Diverse responses to salinity change in Baltic cod subpopulations

Dr. Roman Wenne

Findings indicate that osmoregulation in Baltic cod is a complex process and that western and eastern Baltic cod subpopulations respond differently to salinity changes

Baltic cod
In this study, a microarray was applied to explore differences between Baltic cod subpopulations in response to salinity fluctuations. Results showed that osmoregulation in Baltic cod is a complex process and that Western and Eastern Baltic cod subpopulations respond differently to salinity changes. Photo by August Linnman from Stockholm, Sweden, a.k.a Alinnman, via Wikimedia Commons.

The Atlantic cod (Gadus morhua) is a key euryhaline (able to adapt to a wide range of salinities) fish species in the North Atlantic Ocean, with significant commercial and ecological value that will be threatened by the expected climate-related decline in salinity in the Baltic Sea.

Cod adapt to salinity levels ranging from 35 ppt in the North Atlantic and 20 ppt in the surface waters of Kattegat and the western Baltic to about 3 ppt in the northeastern Baltic; thus, they provide an excellent model to study the molecular mechanisms underlying salinity adaptations.

Cod populations in the Baltic Sea have been traditionally divided into two subpopulations (western, WBC; and eastern, EBC) existing in higher- and lower-salinity waters, respectively. In recent decades, both Baltic cod subpopulations have declined massively. One of the reasons for the poor condition of cod in the Baltic Sea is environmental factors, including salinity.

Our preliminary studies showed that Eastern and Western Baltic subpopulations from the natural environment differ in gene expression, which might be related to salinity tolerance. However, understanding of the local genetic adaptation to low salinity in the Baltic Sea is still limited. Further, in recent decades, the Baltic cod population has decreased, especially the EBC, which has experienced a strong depletion manifested by decreased resistance to pathogens, length-weight factor, reproduction/productivity and an increase in natural mortality. The reason for this, alongside overfishing, is the change in climate and environmental conditions, including salinity, which has caused a reduction in spawning areas.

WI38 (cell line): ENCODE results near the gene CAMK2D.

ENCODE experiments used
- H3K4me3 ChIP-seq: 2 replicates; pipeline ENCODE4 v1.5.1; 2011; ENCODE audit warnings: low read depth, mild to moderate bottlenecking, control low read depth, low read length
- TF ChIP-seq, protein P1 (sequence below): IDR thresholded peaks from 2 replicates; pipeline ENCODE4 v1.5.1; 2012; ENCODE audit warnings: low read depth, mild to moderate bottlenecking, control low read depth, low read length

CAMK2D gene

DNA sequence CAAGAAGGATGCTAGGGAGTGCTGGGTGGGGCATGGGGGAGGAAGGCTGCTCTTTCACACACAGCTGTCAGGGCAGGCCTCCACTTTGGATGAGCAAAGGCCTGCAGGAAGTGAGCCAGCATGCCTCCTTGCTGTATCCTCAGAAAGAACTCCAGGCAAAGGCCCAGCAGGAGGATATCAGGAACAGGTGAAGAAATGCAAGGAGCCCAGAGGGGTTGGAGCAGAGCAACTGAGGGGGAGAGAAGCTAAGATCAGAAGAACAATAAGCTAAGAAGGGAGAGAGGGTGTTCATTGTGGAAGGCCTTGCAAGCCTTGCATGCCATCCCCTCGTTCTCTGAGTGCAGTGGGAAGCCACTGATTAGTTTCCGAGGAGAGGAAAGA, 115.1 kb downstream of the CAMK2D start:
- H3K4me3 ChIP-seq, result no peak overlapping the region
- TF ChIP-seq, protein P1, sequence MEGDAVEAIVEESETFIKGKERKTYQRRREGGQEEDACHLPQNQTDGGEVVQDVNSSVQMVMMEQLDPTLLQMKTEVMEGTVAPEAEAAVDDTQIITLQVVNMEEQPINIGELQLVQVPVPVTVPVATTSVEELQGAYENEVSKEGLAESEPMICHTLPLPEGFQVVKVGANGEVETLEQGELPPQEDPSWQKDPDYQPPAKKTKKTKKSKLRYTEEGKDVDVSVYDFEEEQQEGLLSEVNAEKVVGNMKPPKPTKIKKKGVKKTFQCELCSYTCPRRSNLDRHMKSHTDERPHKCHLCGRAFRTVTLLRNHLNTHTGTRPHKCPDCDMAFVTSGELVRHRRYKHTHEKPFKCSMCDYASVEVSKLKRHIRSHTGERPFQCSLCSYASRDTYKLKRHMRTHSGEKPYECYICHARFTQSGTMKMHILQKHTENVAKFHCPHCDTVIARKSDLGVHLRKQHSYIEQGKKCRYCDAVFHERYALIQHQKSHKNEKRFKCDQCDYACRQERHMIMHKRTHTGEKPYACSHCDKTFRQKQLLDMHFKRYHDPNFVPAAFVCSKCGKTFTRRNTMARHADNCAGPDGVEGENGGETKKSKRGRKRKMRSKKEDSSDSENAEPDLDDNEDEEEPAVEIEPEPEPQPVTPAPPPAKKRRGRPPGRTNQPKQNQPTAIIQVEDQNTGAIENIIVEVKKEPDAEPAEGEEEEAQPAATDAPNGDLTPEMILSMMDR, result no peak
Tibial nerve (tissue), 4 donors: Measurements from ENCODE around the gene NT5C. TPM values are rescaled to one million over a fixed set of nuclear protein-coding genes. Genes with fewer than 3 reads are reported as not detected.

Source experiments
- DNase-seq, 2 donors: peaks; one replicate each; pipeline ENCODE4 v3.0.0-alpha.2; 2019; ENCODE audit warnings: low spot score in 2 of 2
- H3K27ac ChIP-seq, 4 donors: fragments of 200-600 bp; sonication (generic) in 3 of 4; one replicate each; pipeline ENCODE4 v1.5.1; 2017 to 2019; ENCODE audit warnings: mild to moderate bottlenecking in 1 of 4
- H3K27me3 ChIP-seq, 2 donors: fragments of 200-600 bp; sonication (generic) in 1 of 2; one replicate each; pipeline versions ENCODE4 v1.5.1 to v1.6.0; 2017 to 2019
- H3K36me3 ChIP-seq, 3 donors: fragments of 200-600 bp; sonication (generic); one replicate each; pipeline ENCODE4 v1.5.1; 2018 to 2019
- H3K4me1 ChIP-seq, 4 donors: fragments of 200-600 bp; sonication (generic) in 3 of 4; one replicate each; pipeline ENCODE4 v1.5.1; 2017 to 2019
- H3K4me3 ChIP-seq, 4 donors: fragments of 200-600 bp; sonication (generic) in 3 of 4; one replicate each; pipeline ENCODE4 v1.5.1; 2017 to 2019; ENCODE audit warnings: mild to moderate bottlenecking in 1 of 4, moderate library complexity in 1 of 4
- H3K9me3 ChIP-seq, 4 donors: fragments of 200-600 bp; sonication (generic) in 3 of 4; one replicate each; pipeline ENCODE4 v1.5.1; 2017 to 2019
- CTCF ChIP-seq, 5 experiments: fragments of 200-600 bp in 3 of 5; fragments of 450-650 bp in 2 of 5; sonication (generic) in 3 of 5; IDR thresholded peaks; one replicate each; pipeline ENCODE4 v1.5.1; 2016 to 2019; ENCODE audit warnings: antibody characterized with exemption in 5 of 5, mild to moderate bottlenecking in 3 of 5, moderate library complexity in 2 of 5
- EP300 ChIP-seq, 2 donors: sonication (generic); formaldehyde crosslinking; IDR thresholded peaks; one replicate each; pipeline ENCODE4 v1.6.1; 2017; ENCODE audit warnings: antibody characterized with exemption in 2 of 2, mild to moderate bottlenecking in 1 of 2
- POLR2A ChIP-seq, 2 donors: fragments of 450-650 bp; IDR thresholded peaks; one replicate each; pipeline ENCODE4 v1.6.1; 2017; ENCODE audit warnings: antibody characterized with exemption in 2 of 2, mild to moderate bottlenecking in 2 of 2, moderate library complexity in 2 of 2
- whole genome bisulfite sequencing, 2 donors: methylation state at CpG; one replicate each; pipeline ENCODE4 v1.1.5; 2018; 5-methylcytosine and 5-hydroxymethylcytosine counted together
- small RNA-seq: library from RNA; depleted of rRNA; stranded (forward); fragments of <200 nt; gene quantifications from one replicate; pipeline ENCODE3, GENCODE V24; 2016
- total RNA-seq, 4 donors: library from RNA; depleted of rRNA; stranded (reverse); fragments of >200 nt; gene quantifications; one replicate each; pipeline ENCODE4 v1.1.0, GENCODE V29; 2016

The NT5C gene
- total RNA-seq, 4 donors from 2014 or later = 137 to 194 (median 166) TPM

This article – summarized from the original publication (Malachowicz, M. et al. 2023. Diverse Transcriptome Responses to Salinity Change in Atlantic Cod Subpopulations. Cells 2023, 12(23), 2760) – reports on a study that investigated inter-population differences in Atlantic cod responses to salinity changes.

Study setup

This study was conducted at the marine station of the University of Gdańsk in Hel, Poland. Wild cod juveniles were collected from the Western and Eastern Baltic cod subpopulations and stocked into tanks with recirculated water at the station. Tank water salinity was gradually changed, and then gene expression in gill tissue samples was measured using a molecular technique called genome-wide oligonucleotide DNA microarray (a revolutionary tool for large-scale parallel analyses of genome sequence and gene expression) to characterize the presumed salinity-regulated genes and the biological and molecular processes involved in salinity adaptation.